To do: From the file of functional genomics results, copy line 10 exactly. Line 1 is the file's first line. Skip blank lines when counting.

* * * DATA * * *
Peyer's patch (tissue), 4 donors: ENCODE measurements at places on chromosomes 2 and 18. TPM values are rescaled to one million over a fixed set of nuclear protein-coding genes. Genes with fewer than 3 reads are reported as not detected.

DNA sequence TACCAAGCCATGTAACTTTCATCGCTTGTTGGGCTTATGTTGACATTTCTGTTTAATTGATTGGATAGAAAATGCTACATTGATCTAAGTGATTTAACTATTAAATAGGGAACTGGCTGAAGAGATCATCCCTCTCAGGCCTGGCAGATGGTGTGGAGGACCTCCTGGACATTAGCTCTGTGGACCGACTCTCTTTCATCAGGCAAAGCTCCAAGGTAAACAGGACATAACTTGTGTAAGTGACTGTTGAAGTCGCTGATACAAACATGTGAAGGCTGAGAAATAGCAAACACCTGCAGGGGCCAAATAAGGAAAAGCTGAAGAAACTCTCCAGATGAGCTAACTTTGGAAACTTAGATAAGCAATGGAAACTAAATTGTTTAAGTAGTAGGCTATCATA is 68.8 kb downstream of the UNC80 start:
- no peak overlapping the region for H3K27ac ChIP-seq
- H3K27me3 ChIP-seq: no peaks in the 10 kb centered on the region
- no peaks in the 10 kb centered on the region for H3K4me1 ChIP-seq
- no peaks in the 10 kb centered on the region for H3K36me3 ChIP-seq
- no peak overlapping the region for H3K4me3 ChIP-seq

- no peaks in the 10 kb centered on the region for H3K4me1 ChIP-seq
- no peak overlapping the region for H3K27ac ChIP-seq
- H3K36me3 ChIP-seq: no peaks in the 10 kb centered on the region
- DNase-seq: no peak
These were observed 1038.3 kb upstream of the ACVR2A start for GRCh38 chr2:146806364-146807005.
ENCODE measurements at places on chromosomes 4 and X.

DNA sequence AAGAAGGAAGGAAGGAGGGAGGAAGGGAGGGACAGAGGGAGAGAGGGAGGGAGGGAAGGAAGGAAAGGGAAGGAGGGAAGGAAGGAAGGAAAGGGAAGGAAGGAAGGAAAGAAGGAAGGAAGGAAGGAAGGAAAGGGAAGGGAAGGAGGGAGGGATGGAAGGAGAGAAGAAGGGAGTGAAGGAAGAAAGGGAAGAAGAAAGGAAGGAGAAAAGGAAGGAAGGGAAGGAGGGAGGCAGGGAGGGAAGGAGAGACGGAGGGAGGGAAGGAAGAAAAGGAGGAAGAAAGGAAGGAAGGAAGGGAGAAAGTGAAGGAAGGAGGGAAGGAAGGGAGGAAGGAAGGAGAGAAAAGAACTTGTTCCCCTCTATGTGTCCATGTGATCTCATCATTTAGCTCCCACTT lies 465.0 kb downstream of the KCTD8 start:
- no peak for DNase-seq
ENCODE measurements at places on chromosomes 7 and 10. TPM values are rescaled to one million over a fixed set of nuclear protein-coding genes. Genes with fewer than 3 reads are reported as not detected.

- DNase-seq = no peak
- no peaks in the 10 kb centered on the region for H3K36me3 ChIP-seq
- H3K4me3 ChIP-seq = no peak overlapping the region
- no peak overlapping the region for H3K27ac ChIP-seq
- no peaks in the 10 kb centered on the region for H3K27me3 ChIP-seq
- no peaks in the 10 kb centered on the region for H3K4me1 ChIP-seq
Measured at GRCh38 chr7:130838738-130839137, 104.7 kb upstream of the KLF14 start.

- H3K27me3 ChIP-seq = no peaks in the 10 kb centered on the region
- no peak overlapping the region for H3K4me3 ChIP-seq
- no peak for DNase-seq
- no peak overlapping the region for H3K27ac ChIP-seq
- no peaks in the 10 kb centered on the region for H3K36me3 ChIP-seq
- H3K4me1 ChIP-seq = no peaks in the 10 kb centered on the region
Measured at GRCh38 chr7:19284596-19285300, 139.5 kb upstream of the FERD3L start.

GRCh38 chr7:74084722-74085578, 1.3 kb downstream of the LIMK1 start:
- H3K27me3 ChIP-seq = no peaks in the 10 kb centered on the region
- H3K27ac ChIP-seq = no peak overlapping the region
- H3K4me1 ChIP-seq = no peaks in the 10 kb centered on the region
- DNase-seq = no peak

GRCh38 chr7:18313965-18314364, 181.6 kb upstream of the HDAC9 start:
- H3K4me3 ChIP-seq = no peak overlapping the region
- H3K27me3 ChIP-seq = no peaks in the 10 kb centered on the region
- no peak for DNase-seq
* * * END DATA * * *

- H3K36me3 ChIP-seq: no peaks in the 10 kb centered on the region